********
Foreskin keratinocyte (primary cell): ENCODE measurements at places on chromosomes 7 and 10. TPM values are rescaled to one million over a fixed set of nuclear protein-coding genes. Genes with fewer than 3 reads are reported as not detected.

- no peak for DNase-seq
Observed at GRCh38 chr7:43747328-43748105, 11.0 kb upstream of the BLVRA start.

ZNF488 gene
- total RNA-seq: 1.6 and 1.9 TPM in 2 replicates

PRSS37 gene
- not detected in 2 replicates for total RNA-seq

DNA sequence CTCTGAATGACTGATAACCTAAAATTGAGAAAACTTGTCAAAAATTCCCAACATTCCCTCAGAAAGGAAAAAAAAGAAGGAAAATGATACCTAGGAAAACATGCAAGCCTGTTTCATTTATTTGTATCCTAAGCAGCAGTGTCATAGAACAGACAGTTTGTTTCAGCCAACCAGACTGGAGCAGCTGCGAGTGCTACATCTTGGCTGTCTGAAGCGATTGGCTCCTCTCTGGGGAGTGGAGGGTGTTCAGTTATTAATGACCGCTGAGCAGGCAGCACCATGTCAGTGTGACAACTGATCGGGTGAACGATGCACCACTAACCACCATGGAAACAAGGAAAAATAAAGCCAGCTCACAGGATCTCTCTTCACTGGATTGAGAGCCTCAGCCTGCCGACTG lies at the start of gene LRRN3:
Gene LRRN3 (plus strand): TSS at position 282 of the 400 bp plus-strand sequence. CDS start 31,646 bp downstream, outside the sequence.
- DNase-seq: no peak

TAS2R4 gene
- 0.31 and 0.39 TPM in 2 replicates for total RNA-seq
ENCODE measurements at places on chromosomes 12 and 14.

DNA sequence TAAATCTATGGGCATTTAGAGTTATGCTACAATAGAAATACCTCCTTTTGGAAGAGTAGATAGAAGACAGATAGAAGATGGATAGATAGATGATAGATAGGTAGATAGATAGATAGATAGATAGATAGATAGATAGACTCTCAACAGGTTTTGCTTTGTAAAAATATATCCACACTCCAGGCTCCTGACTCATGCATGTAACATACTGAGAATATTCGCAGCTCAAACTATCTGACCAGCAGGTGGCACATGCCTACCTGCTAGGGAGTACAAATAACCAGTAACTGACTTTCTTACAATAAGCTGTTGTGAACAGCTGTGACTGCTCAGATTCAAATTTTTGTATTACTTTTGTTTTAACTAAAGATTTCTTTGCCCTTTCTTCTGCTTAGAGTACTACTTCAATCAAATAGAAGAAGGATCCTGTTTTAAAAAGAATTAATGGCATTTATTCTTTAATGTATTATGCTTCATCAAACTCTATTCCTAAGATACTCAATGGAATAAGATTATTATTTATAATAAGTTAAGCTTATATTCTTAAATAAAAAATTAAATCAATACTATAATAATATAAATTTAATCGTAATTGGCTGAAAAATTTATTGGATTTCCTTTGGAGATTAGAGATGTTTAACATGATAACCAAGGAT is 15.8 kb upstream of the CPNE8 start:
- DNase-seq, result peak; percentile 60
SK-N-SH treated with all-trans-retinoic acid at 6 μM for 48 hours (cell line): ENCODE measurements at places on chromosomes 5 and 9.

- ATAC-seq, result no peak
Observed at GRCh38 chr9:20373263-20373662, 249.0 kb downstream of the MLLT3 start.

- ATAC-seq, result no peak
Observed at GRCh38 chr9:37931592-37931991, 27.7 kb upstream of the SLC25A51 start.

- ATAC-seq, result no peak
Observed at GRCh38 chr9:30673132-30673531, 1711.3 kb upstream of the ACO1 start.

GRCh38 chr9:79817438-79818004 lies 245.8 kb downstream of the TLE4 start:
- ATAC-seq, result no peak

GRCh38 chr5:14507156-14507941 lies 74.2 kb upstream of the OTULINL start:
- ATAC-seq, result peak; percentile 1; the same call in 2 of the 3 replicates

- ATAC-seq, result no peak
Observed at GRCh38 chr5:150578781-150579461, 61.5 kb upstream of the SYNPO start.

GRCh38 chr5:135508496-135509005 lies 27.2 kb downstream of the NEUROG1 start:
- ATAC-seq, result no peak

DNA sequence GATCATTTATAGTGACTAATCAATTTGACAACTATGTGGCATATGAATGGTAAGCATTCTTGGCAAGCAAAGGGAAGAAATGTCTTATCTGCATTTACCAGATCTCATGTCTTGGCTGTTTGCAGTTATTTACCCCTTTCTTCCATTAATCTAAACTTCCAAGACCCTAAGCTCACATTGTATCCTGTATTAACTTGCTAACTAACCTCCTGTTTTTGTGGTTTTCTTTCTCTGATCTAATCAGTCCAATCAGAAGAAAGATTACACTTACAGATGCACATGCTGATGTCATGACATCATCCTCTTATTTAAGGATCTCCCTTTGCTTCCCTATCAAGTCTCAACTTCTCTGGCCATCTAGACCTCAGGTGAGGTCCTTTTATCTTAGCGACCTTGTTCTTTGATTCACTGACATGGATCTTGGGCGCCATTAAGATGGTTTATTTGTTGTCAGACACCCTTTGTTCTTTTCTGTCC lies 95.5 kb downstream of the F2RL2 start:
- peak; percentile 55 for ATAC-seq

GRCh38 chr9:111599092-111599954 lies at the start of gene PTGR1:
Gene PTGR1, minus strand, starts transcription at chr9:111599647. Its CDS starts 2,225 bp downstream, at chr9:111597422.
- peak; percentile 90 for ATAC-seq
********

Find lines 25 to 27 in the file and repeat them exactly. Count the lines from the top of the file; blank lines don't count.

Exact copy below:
GRCh38 chr5:14507156-14507941 lies 74.2 kb upstream of the OTULINL start:
- ATAC-seq, result peak; percentile 1; the same call in 2 of the 3 replicates

- ATAC-seq, result no peak